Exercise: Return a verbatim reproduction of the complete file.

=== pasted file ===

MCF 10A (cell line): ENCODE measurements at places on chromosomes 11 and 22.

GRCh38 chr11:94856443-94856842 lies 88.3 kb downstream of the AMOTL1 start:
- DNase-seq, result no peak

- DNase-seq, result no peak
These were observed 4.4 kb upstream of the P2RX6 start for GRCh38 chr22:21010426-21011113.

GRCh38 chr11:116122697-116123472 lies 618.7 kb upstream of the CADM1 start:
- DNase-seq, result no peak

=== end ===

MCF 10A (cell line): ENCODE measurements at places on chromosomes 11 and 22.

GRCh38 chr11:94856443-94856842 lies 88.3 kb downstream of the AMOTL1 start:
- DNase-seq, result no peak

- DNase-seq, result no peak
These were observed 4.4 kb upstream of the P2RX6 start for GRCh38 chr22:21010426-21011113.

GRCh38 chr11:116122697-116123472 lies 618.7 kb upstream of the CADM1 start:
- DNase-seq, result no peak